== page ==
Many people feel that the propositions of mainstream Egyptologists concerning the manner of construction of the pyramids of Giza are in error, or albeit deceptive (Malkowski, & Schwaller, 2007). The rationale for such arguments is the existence of the idea that it would not have been easy for the Egyptians of ancient times to have constructed the pyramids. Additionally, the idea of the mystery of the construction process revolves around the fact that the technologies of the ancient Egyptians do not equal the architectural designs of the pyramids (Malkowski & Schwaller, 2007, p. 56). Using the mentioned ideologies rather than the historical and the archeological evidence, there are a number of theories put forward to explain the construction of Egypt’s landmark, the Pyramids of Giza. Therefore, this work describes two theories that explain the mystery of the construction of the pyramids.
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The first theory is the work of Margie Morris and Dr. Joseph Davidovits, who propose that the pyramids were built of exceptionally high-quality concrete and limestone, which they suppose was synthetic stone. They argued that the blocks used in the process were made of more than 90% limestone rubble and nearly 10% cement (Orcutt, 2000, p. 45). Therefore, the two academicians suggested that the characteristics of such blocks were beyond those of natural limestone of the time.
There was also no requirement for stone hauling or cutting for the construction process (Orcutt, 2000, p. 45). The two writes further explain that the building blocks of the pyramids were not quarried and did not require cutting or movements. How they moved up the whole height of the pyramids is explicable from the reasoning that workers lifted buckets of slurry to the places of making the limestone blocks atop the pyramids. From such a perspective, there is the conclusion that the theory explains the fact that the construction blocks did not require moving nor cutting.
Another theory is the development of the ideas of Martin Isler in his book, On Pyramid Building, and Peter Hodges in his writings in the book, How the Pyramids Were Built. Their ideas provide a school of thought that ancient Egyptians constructed the Pyramids of Giza by the use of levers in lifting the building blocks to the required elevations. They based their ideas on the fact that some of the rocks found on the pyramids had bosses at their bottoms that would facilitate the use of levers but were later removed (Rigano, 2014, p. 67). They also suggest the idea that the architects of the time combined ramps with levers to ensure that the blocks reached the required heights.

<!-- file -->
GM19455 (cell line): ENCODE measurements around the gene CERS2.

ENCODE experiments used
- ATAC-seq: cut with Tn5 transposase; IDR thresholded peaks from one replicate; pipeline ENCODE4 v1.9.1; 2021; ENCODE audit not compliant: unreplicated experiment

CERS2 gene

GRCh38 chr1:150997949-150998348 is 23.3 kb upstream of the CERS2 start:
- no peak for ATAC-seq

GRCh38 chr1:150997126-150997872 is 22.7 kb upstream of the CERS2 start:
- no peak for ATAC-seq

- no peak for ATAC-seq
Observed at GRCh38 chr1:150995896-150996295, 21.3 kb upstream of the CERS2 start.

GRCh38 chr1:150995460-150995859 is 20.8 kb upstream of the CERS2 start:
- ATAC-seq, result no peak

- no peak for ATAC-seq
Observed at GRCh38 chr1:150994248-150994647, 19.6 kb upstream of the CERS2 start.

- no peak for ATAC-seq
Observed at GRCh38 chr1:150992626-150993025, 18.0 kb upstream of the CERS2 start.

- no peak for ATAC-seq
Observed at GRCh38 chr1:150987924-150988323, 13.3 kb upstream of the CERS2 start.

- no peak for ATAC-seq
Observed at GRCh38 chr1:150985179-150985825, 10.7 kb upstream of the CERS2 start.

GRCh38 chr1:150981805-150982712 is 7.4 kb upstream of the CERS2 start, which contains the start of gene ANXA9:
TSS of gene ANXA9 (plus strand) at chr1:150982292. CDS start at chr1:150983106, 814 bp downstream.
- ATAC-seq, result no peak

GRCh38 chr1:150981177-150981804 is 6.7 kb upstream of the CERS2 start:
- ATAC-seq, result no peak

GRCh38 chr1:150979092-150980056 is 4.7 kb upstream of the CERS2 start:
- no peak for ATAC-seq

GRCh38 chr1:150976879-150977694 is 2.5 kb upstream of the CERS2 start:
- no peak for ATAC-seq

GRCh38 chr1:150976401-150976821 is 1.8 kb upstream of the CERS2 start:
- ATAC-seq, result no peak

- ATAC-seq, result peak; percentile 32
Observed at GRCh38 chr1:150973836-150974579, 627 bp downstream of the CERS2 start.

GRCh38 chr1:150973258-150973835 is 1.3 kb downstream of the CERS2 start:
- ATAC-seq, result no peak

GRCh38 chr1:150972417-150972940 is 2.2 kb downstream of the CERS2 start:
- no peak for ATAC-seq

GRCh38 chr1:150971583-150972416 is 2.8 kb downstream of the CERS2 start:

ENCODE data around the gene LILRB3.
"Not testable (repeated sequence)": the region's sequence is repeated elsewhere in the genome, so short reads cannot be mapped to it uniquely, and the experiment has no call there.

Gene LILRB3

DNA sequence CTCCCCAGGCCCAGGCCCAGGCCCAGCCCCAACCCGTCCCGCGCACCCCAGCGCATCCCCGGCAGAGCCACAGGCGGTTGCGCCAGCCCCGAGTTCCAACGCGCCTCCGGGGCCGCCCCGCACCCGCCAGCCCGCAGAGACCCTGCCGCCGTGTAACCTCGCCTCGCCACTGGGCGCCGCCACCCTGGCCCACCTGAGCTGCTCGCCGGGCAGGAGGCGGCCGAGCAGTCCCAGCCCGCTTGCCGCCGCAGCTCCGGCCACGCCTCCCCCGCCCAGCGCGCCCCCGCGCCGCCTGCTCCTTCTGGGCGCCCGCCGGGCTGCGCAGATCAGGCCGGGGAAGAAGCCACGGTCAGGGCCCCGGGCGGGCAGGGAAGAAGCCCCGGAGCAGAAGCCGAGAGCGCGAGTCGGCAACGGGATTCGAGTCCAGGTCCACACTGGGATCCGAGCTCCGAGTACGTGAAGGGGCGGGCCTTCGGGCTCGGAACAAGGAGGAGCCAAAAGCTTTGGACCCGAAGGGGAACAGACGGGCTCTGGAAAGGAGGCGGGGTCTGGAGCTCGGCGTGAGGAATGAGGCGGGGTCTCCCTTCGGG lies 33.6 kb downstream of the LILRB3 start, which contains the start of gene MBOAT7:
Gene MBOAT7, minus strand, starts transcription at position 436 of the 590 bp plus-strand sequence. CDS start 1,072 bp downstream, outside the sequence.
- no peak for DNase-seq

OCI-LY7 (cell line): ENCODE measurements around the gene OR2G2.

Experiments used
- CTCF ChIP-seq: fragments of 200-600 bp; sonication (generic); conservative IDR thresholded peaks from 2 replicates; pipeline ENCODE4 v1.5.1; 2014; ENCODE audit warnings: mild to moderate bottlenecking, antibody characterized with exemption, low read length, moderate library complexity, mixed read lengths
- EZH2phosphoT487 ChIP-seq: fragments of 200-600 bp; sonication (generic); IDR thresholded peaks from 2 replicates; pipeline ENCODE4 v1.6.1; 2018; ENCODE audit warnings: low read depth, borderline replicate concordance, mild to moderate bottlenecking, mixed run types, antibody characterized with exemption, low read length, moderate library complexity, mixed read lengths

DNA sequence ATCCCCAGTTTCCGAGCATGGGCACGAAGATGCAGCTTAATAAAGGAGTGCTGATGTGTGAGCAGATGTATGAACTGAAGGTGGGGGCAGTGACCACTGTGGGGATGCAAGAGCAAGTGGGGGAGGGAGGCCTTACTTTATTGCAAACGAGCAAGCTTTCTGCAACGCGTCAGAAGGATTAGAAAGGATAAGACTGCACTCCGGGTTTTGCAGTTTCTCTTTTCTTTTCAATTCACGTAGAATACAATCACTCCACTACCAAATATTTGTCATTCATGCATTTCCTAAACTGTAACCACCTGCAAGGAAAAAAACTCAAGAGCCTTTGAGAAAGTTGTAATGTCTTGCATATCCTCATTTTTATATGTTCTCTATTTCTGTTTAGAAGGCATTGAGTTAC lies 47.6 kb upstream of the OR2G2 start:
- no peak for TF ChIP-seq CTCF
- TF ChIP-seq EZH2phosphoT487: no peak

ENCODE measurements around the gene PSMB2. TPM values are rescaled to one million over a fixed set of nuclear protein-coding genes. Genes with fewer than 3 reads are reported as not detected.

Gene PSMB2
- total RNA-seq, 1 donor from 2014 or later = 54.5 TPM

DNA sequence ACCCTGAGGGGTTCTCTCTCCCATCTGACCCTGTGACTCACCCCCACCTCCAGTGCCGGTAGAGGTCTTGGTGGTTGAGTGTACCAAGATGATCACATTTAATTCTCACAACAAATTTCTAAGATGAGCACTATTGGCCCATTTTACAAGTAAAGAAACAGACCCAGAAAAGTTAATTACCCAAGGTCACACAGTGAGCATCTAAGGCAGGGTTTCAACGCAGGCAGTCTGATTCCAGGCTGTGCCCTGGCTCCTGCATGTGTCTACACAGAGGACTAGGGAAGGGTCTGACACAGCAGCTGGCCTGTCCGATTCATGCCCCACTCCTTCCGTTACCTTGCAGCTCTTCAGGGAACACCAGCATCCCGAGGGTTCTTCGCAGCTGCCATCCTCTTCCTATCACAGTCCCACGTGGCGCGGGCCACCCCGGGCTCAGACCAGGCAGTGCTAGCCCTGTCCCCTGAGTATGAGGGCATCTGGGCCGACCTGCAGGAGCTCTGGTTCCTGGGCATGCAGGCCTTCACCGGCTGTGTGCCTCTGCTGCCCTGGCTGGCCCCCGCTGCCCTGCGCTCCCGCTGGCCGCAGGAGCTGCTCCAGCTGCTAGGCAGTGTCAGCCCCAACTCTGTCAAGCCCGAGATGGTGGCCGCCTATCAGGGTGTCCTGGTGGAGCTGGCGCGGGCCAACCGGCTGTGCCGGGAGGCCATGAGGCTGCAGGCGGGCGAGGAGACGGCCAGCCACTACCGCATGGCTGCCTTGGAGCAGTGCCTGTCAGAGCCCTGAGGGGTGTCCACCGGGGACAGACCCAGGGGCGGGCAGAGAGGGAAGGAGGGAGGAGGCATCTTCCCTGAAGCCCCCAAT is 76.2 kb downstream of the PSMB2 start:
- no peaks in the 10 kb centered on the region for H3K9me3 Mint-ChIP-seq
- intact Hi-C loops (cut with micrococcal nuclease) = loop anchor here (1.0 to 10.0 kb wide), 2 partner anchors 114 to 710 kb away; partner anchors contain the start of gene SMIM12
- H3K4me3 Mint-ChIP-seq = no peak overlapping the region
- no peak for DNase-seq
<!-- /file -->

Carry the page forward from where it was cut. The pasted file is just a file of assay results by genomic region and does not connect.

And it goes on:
The theory advanced by both Margie Morris and Dr. Joseph Davidovits is more plausible than the other theory because of two reasons. It is noteworthy that the reasoning provided for the choice of theoretical bases on their strengths and weaknesses. First, there is evidence that the blocks used in the construction were uncut. From such a perspective, there is a rational thought that the blocks were made to fit into one another in a jig saw.
Had such blocks been moved from anywhere else, they would prove difficult to fit without re-sizing. Another reason is the idea that the levels of technology that existed at that time could not have allowed the constructors to move such huge blocks to the levels required with the ease supposed. Therefore, the possibility of the use of technologies such as levers does not suit the argument to such a level.
Malkowski, E. F., & Schwaller, L. R. A. (2007). The Spiritual Technology of Ancient Egypt: Sacred Science and the Mystery of Consciousness. Rochester: Vermont. Web.
Orcutt, L. (2000). Some Alternate Theories of Pyramid Construction. Web.
Rigano, Charles. (2014). Pyramids of the Giza Plateau: Pyramid Complexes of Khufu, Khafre, and Menkaure. Bloomington: Authorhouse. Web.